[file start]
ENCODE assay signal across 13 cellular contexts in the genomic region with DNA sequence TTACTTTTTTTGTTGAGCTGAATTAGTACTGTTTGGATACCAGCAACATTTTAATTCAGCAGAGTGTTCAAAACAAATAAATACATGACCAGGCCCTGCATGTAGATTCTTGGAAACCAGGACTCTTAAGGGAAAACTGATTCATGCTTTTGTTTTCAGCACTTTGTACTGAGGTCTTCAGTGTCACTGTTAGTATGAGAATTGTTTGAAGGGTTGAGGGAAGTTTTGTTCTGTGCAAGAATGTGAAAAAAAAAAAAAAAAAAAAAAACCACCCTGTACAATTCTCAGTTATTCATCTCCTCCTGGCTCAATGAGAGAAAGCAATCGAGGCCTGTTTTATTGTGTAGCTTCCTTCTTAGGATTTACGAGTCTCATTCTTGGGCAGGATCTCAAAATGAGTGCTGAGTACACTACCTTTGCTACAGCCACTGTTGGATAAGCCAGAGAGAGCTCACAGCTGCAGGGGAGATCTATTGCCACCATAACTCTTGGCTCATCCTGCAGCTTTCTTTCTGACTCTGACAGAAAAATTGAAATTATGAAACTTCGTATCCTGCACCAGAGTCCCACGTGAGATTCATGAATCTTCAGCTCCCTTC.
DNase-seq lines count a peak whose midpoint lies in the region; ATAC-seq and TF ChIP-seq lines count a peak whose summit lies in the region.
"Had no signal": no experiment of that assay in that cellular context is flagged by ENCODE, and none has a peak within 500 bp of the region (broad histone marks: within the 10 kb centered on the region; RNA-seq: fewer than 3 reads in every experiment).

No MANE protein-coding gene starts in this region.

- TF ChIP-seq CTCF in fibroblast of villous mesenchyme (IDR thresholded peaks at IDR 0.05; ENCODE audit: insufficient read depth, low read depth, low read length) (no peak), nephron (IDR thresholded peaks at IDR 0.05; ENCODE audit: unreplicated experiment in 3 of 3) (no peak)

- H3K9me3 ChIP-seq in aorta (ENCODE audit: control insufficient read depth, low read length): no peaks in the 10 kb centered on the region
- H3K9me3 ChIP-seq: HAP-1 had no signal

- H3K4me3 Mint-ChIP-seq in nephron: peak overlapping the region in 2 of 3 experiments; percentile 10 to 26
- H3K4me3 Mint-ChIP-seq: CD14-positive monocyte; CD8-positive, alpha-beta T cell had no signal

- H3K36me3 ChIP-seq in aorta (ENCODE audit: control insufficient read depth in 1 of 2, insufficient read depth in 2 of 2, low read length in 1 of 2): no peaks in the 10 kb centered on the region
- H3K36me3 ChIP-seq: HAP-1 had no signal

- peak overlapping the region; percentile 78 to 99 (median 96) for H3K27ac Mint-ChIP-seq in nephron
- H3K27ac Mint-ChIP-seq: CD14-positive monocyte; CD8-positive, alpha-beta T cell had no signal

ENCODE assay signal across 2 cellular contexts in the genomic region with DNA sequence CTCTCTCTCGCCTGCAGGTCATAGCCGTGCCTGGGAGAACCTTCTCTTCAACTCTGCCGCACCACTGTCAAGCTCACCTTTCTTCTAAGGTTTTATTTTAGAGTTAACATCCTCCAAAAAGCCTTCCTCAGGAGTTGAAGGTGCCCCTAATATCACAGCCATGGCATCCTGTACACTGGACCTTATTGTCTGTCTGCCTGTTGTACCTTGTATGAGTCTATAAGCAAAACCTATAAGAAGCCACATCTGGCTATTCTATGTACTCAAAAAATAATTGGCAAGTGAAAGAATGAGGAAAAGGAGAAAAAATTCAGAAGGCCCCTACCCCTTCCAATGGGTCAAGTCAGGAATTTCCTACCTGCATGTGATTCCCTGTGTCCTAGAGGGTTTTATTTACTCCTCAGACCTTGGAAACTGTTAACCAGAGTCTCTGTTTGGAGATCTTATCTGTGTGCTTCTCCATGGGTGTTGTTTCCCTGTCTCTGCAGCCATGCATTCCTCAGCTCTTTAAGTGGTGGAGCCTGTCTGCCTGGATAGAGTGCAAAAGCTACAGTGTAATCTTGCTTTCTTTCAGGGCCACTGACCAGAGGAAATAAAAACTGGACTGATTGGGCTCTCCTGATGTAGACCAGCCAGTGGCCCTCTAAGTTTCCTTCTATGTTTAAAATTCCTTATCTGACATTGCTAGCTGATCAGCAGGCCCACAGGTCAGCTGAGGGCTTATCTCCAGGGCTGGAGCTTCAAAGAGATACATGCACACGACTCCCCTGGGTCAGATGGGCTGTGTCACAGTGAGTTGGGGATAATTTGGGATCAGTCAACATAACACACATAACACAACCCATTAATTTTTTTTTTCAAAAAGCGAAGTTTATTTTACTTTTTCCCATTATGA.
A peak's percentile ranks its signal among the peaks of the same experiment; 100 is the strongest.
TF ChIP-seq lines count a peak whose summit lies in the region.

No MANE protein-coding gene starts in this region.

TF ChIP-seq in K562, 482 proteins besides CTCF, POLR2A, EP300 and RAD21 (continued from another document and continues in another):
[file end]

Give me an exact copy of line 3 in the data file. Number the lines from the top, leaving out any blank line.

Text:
"Had no signal": no experiment of that assay in that cellular context is flagged by ENCODE, and none has a peak within 500 bp of the region (broad histone marks: within the 10 kb centered on the region; RNA-seq: fewer than 3 reads in every experiment).